“I think he [Coach Geno] has helped me have a pretty good filter,” she noted. “I’m going to tell my dad, ‘I’m going to put this in there and this in there and is that okay?’ And he’s pretty much said ‘Put in whatever you want.’ He trusts me.”

Bills to pay and nothing’s for free until there’s controversy

Alyssa admits that she shopped the idea of blogging for the paper and thought she deserved to be compensated. “I did it because I was broke and needed money. I have rent. I needed an extra little bit to cover me,” she said.

Sports Editor Jeff Otterbein claimed in a recent note published on The Courant Web site that the paper was going to continue fitting Ms. Auriemma with a day rate of $125 dollars, the standard fee for its stringers. But now that the paper is saying it won’t finance the celeb writer…hummm, is there now an arrangement that is off the table?

What’s a celebrity blogger v. Jane Six Pack blogger?

By keeping the coach’s daughter as contributor (albeit a hired gun for free), it’s still not clear exactly how or if The Courant will hold Ms. Auriemma to the same constraints and protocols as other reporters who also moonlight as bloggers? Alysa Auriemma emphasized her duties to be quite distinct from the paper’s staffers in that she’s not covering the team on a day-to-day basis, she won’t be dropping any scoops or delving into any sort of scandalous fare even though her position is as insider as it gets.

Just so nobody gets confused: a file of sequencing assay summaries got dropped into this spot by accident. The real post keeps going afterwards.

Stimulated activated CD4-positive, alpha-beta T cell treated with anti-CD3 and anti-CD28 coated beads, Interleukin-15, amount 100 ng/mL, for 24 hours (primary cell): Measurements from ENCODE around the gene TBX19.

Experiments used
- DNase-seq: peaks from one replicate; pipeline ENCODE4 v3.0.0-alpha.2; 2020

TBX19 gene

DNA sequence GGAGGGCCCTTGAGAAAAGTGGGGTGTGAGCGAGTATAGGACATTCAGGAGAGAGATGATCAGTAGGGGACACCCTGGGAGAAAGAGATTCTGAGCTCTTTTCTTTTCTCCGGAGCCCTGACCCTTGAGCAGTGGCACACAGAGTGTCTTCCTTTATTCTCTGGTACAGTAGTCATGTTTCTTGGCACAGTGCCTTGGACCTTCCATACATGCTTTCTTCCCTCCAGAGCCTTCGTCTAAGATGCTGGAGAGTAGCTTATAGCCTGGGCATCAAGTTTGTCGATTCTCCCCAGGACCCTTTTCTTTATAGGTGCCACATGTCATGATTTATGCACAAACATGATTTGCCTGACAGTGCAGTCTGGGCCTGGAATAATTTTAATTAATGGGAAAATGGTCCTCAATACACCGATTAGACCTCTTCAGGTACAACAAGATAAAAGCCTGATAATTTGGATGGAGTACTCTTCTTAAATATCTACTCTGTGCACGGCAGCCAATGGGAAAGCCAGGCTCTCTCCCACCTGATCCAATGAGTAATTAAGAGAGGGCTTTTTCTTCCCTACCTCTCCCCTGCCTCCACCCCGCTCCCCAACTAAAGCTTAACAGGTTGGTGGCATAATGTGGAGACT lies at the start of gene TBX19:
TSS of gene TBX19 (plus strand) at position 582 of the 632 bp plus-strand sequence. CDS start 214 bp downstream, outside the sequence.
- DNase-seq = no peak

“I’m not about the business to break anything huge,” Alyssa stressed. “If someone—God forbid—got injured; if I would have blogged when Caroline [Doty] got hurt (the media knew two days after, but I knew the moment it happened) that’s not my call to talk about that.”

She added, “If everybody knows the situation now I’ll deal with it.”

“My end of it is going to be ‘they played the game and then we went to dinner and this funny thing happened.’ Or ‘then we went to the shoot-around and this moment happened.’ Or ‘we went to meet the president and I got to personally meet him.’ I think it humanizes the story.”

Now that The Courant said it won’t be paying their celebrity blogger to pen items for its pages the lingering ethical issues seem to be downplayed for now. Ms.Auriemma as a free gun-for-hire might be no different than any person picking up a pen to write a letter to the editor or “My Op” piece or a reader venting online—only she’ll get better placement and her views will carry more weight.

It’s a new day

The aura around what she decides is fit for blog fodder and what is not will now be watched by many.

After quitting her day job at a Manhattan restaurant and confirming that she’s moving back home to prepare for grad school to study writing, it’s appears that Auriemma (who made a go at being an actress in the big city) wants her blog to stretch beyond hoops.

She said, “It’s not going to be all about the sports all the time. I’m going to talk about my stuff and stuff I’m interested in. At the end of the day I don’t want to be known as the girl that writes about that. I want to be known for stuff in my own life.”